Download presentation

Presentation is loading. Please wait.

Published byLorenzo Hucker Modified about 1 year ago

1
Dilution, Concentration and Alligation Dr. Osama A. A. Ahmed

2
2 Dilution, Concentration and Alligation There are occasions in which the dilution or concentration of a pharmaceutical preparation is either desirable or required. 1 st quantity X 1 st concentration = 2 nd quantity X 2 nd concentration Q1 X C1 = Q2 X C2 Example(1): if 500 ml of 15% v/v solution are diluted to 1500 ml, what will be the percentage strength (v/v) Q1 X C1 = Q2 X C2 500(ml) X 15(%) = 1500(ml) X x(%) X = 5% Example(2): if 50 ml of 1: 20 w/v solution are diluted to 1000 ml, what is the ratio strength (w/v)? 1 : 20 = 5% Q1 X C1 = Q2 X C2 50(ml) X 5(%) = 1000(ml) X x(%) X = 0.25% = 1: 400

3
Dr. Osama A. A. Ahmed3 Dilution, Concentration and Alligation Stock solutions: are concentrated solutions of active (e.g. drug) or inactive (e.g. colorant) substances and are used by pharmacists as a convenience to prepare solutions of lesser concentrations. Example(1): How many milliliters of a 1:400 w/v stock solution should be used to make 4 liters of a 1 : 2000 w/v solution? 1:400 = 0.25% and 1: 2000 = 0.05% and 4 liters = 4000 ml Q1 X C1 = Q2 X C2 4000(ml) X 0.05(%) = X (ml) X 0.25(%) X = 800 ml Example(2): How many milliliters of a 1:50 stock solution of phenylephrine hydrochloride should be used in compounding the following prescription. R/ phenylephrine HCl 0.25% Rose water ad 30 ml Sig. For the nose 1 : 50 = 2 % x X 2% = 30 X 0.25% X = 3.75 ml

4
Dr. Osama A. A. Ahmed4 Dilution, Concentration and Alligation Some calculations used in pharmacy in which the strength of a diluted portion of a solution is defined, but the strength of the concentrated stock solution used to prepare it must be determined. e.g. when the pharmacist need to prepare and dispense a concentrated solution and direct the patient to use small volume (5 ml, teaspoonful) and dilute it in a specified volume of water. Example(1): How much drug should be used in preparing 50 ml of a solution such that 5 ml diluted to 500 ml will yield a 1:1000 solution? 1 : 1000 solution 0.5 g : 500 ml 0.5 g drug in 500 ml is the same amount found in 5 ml X 50 X = 5 g Example(2): How many milliliters of water should be added to 300 ml of a 1:750 w/v solution of benzalkonium chloride to make a 1:2500 w/v solution? (Page 242) X 300 X = 0.4 g X X = 1000 ml 1000 – 300 = 700 ml

5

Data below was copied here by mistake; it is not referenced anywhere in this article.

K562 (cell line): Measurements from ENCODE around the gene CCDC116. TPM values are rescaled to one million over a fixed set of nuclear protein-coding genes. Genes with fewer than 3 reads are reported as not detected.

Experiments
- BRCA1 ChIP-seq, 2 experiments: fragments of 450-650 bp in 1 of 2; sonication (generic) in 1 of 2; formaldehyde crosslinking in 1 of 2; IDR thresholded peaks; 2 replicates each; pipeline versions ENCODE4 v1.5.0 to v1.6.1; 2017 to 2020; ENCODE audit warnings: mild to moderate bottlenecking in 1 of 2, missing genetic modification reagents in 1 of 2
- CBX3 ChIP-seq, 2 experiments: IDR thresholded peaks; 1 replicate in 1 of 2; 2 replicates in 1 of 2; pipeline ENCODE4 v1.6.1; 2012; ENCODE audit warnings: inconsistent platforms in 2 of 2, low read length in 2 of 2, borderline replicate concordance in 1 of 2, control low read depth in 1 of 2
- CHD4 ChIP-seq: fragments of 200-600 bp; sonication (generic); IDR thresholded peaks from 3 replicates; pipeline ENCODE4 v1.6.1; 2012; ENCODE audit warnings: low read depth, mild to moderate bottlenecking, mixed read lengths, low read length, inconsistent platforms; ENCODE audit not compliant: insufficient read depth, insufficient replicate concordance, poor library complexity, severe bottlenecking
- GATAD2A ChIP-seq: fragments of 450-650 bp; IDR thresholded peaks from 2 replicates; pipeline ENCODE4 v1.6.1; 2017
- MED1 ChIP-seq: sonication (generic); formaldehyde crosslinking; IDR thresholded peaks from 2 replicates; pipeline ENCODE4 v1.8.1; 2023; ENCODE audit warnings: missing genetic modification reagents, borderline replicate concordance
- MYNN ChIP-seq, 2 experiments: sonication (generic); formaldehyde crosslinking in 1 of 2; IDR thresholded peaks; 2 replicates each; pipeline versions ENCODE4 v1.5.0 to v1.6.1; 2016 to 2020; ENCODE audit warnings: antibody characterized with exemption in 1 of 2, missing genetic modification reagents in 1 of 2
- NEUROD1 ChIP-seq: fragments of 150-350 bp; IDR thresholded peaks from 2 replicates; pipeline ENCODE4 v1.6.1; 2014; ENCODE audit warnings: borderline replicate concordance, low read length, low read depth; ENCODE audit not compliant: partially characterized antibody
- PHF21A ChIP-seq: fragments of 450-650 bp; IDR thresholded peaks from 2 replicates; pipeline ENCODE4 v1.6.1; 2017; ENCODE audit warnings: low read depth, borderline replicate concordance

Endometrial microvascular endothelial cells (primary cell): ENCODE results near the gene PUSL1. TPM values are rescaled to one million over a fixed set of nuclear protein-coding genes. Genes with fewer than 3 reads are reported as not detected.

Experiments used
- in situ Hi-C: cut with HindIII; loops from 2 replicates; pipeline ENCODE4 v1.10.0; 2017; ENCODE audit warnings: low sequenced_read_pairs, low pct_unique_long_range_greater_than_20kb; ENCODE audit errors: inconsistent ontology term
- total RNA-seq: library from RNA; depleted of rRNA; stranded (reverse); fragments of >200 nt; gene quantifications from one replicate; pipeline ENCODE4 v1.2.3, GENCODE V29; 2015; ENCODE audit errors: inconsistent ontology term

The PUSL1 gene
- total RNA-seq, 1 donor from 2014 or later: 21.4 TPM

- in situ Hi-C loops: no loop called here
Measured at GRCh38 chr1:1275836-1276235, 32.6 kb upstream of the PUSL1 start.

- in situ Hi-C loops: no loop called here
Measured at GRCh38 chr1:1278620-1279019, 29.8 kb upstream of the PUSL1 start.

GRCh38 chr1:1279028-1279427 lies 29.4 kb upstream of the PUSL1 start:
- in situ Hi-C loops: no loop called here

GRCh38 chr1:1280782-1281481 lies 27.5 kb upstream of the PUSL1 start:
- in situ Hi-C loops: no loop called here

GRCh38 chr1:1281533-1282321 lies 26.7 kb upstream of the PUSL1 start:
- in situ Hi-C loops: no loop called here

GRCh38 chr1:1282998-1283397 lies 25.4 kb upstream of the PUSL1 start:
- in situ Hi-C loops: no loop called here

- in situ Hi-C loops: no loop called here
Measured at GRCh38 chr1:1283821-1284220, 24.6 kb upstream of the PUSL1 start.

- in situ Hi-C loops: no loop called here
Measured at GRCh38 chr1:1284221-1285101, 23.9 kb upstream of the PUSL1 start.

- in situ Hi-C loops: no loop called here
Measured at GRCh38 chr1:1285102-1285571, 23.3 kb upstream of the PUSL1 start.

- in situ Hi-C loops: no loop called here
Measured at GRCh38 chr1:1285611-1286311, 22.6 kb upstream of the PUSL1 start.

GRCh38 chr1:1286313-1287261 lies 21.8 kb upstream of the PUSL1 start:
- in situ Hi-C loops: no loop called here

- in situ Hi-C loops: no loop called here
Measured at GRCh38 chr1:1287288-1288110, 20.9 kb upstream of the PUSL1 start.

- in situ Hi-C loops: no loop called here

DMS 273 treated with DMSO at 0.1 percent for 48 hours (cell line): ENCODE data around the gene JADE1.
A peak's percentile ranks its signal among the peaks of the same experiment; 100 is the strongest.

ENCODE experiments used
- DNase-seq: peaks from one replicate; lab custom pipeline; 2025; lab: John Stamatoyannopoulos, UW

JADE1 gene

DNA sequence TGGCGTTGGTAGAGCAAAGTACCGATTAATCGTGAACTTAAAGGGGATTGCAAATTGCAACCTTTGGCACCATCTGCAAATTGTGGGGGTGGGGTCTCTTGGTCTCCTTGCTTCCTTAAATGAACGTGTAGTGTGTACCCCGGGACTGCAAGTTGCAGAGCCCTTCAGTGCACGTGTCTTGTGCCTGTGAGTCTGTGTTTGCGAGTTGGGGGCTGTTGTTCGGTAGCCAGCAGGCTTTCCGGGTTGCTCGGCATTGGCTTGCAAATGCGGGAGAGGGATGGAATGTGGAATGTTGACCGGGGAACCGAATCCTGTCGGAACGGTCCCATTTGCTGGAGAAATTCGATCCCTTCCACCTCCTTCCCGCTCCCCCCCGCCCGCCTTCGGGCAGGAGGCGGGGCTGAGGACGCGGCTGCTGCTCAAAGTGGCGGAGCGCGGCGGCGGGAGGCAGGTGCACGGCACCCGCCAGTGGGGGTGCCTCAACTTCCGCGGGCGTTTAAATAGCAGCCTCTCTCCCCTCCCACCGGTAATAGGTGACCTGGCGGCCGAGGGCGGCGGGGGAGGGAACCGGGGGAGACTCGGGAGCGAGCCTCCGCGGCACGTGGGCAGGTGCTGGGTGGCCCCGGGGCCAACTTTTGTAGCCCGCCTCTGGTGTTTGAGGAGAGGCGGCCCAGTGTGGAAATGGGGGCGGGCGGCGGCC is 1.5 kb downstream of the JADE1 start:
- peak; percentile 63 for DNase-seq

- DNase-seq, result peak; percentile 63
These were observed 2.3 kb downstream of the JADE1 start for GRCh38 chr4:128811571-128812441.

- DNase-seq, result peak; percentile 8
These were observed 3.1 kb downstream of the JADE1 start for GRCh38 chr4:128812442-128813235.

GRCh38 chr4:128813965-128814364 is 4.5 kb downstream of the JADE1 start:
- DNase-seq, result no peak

Dr. Osama A. A. Ahmed5 Dilution, Concentration and Alligation Dilution of alcohol: when water and alcohol are mixed there is a physical contraction in the resultant volume. Example: How much water should be mixed with 5000 ml 85% v/v alcohol to make 50% v/v alcohol? Q1 X C1 = Q2 X C2 5000(ml) X 85(%) = X (ml) X 50(%) X = 8500 ml so enough water is added to make 8500 ml. Dilution of acids: the strength of concentrated acids (official) are expressed as % w/w, while diluted acids are expressed as w/v. Consider the specific gravity of conc. Acids in calculations Example: How many mls of 37% w/w HCl having a specific gravity of 1.20 are required to make 1000 ml of dil HCl 10% w/v? 1000 X 0.1 = 100 gm of HCl 100% in 1000 ml of 10% w/v Q1 X C1 = Q2 X C2 100g X 100(%) = X (ml) X 37(%) X = 270 g of 37% acid 270/1.2 = 225 ml

6
Dr. Osama A. A. Ahmed6 Dilution, Concentration and Alligation Dilution and concentration of solids and semisolids: Example: How many grams of opium containing 15 w/w of morphine and how many grams of lactose should be used to prepare 150 g of opium containing 10% w/w of morphine? Q1 X C1 = Q2 X C2 X g X 15(%) = 150g X 10(%) X = 100 g of 15% opium 150 g - 100g = 50 g of lactose Example: How many grams of 20% benzocaine ointment and how many grams of ointment base (diluent) should be used in preparing 5 lb. of 2.5 % benzocaine ointment? 5 lb = 454 g X 5 = 2270 g Q1 X C1 = Q2 X C2 2270g X 2.5(%) = X g X 20(%) X = or 284 g 2270 – 284 = 1986 g of ointment base

7
Dr. Osama A. A. Ahmed7 Dilution, Concentration and Alligation Alligation Arithmatical method of solving problems that involves the mixing of solutions or mixtures of solids possessing different percentage strengths. Alligation medial A method by which the weighted average percentage strength of a mixture of two or more substances of known quantity and concentration may be easily calculated. Example: what is the percentage (v/v) of alcohol in a mixture of 300 ml 40% (v/v) alcohol and 100 ml 60% (v/v) alcohol ? Q1C1 + Q2C2 + Q3C3 +…….. = QtCt Qt = = 400 ml 300 X X 60 = 400 X Ct Ct = 18000/400 = 45 %

8
Dr. Osama A. A. Ahmed8 Dilution, Concentration and Alligation Alligation Alligation alternate A method by which we may calculate the number of parts of two or more components of a given strength when they are mixed to prepare a mixture of desired strength. A final proportion permits us to translate relative parts to any specific denomination. Example: in what proportion should alcohol 95% and 55% strengths be mixed to make 70% alcohol? Available strength desired strength number of parts 95% 15 parts (95%) 70% 55% 25 parts ( 55%) minus gives from gives

Similar presentations

© 2017 SlidePlayer.com Inc.

All rights reserved.

Ads by Google